Modern Terrorism

In the past hundred years or so, terrorism has changed and evolved into something of a global pattern. From the late 1800's until present day, terrorism can be divided into 4 waves, anarchist, anti colonial, the new left, and finally the religious wave, all identified by Rappaport. Within each of these waves, there was not only one type of terrorism occurring throughout the world, the waves were named based on the most dominant form of terrorist activity in that time period.


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First Wave

The first is the Anarchist wave beginning in 1880. Up until then, revolutionaries had been relying on peaceful strategies like passing out pamphlets and holding demonstrations to voice their grievances. As the general population was no longer responding to these strategies, terrorism emerged as a way to re-engage the public in a very dramatic and panic-inducing way. However, almost no anarchist group achieved what they set out to do. Assassination was a common tactic of this wave. In fact, the 1890s are sometimes referred to as the “Golden Age of Assassination. The leaders of Russia (Tsar Alexander I), France (President Marie-Francois Sadi Carnot), and the United States (President William McKinley) were all shot and killed. 


Second Wave

The second wave began in the 1920s after the end of World War I. It was sparked by the Treaty of Versailles and the breaking up of the Austro-Hungarian Empire into independent nations like Lithuania and Poland. Terrorist groups in this state wanted to bring attention to their grievances, undermine the authority of whatever colonial power was in charge and try to make them give up their control. The Irish Republican Army (IRA) was a group that fought the British government to unite Northern Ireland, which (was under British rule) with the rest of Ireland. Another example, the Irgun, a terrorist group who also attacked the British in Palestine and wanted to create a separate Jewish nation. The groups in this wave were much more successful than groups that were a part of the first wave, some were able to achieve parts or the majority of their goals. In addition, some of these terrorist groups were supported by foreign governments and received funding from Diasporas, which are people who have moved away from their traditional homeland. Second-wave groups stayed away from assassinations and moved towards attacking police and military targets, often using guerrilla tactics.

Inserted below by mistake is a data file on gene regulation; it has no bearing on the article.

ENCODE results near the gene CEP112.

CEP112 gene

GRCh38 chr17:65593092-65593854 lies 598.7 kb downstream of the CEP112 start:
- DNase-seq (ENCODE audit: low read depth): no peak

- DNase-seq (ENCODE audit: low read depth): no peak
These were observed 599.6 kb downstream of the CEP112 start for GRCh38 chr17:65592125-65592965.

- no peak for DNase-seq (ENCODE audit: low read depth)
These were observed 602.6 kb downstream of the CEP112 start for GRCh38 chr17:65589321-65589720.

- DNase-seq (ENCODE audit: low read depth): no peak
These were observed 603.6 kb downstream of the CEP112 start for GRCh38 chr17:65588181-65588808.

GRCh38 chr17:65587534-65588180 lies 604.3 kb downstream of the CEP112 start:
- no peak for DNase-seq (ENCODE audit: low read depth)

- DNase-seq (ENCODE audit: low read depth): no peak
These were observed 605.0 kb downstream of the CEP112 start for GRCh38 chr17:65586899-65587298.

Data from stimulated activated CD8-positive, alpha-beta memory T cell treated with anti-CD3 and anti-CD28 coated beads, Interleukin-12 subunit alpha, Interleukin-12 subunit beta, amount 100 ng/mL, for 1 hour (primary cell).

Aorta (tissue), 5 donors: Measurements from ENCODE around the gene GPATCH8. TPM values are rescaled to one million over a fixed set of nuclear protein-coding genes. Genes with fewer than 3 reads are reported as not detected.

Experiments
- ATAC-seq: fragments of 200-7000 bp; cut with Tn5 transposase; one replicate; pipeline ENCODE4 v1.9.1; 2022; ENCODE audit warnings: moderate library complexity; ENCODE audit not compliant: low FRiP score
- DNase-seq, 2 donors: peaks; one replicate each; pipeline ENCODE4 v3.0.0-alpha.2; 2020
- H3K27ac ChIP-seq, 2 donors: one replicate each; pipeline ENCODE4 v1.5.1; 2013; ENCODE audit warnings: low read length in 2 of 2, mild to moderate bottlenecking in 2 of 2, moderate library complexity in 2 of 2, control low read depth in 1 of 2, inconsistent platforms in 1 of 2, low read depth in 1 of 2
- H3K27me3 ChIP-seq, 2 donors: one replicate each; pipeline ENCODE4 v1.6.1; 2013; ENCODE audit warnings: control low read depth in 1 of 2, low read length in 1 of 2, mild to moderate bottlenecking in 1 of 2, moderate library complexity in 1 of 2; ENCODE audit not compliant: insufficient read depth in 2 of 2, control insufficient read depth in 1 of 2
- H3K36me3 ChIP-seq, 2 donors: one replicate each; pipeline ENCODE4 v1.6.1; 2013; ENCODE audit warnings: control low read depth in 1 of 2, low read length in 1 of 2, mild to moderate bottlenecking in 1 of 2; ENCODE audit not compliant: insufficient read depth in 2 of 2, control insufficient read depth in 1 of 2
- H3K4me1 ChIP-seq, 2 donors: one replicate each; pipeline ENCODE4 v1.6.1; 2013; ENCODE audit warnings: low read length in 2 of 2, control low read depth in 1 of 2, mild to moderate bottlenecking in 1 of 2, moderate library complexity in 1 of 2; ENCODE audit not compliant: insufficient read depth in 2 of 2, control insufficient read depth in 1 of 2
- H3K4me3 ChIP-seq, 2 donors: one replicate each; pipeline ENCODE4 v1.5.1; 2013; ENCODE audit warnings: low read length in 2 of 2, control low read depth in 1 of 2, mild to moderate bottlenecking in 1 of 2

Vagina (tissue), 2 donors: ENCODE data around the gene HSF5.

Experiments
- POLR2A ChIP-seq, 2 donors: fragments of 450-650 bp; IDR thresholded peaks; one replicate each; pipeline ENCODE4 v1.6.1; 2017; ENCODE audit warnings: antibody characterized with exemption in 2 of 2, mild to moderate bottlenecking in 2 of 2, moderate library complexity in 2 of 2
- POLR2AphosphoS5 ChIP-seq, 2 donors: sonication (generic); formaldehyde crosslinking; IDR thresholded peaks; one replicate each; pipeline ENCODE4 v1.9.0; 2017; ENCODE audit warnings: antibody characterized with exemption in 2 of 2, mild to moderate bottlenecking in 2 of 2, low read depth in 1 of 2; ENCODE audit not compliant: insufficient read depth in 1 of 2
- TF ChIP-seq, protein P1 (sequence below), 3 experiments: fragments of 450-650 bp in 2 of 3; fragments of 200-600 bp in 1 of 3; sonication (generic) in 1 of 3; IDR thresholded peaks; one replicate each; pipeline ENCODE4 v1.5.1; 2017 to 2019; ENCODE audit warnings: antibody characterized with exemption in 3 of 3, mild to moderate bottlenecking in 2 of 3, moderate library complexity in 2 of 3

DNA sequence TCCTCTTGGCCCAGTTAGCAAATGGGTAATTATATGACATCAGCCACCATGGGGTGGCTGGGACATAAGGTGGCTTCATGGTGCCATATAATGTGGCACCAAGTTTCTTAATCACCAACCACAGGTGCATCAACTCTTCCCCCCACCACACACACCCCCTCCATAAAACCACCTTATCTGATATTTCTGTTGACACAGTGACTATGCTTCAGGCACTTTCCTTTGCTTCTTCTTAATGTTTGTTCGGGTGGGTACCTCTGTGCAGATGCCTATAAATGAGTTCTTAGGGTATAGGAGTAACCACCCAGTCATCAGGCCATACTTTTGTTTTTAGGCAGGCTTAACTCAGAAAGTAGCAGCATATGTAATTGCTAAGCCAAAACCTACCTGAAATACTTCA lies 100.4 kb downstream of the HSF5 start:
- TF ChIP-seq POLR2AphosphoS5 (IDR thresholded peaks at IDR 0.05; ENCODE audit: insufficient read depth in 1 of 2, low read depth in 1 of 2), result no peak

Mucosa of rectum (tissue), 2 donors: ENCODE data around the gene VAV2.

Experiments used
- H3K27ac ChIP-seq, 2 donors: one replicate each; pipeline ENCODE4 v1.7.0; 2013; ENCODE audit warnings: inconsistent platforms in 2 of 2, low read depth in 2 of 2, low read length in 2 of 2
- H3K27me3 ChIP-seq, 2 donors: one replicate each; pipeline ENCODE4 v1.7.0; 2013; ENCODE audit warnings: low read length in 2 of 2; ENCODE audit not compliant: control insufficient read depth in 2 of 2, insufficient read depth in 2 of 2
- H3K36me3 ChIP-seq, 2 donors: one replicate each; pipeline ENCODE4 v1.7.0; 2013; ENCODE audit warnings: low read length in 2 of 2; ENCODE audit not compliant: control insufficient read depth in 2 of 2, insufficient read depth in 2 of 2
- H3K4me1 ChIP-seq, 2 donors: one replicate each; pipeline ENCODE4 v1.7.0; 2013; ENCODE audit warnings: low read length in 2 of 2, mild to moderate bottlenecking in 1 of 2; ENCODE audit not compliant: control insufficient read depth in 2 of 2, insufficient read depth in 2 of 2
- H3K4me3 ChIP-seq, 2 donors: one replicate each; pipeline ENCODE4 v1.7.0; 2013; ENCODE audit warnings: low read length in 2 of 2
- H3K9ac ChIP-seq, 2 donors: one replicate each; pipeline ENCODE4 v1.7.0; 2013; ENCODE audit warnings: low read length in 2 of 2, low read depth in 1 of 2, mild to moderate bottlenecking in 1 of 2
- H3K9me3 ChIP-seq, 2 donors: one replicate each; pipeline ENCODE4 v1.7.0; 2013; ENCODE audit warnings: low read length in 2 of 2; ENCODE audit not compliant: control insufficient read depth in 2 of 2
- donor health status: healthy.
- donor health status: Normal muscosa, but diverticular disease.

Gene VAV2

Third Wave

The New Left wave began during the Vietnam War in about the 1960s. This wave was characterized by the idea that Western powers had committed atrocities against other third world countries. These groups arose in these less developed countries, as well as in Western nations. Students and well-educated members of society were the driving force behind may of the groups created during this time. For example, the Weather Underground, a terrorist group from the US, was created from a national political student society and its members were almost entirely young adults from affluent, educated backgrounds. Common targets in this wave were police and government officials and facilities and bombings, assassinations, and even kidnappings were some of the most frequently used tactics. By the 1980’s these groups had been largely defeated all over the world. You can learn more about left wing terrorism here.


Fourth Wave

After the fall of the New Left wave, religious terrorism became increasingly frequent. These groups tended to believe that their members were superior to non-members and they found the justification for violence in extreme interpretations of their different religions. All religions have had terrorist groups arise at some point, whether it be the Christian extremists like the Army of God, or Islamic extremists like al Qaeda. The suicide bomb quickly became a popular and highly lethal tactic against those who they deem a threat to their religion. Islamic terrorism is perhaps the most well-known type of terrorism in this wave and it has also proven to be one of the most deadly forms. You can learn more about right wing terrorism here, and Islamic extremism here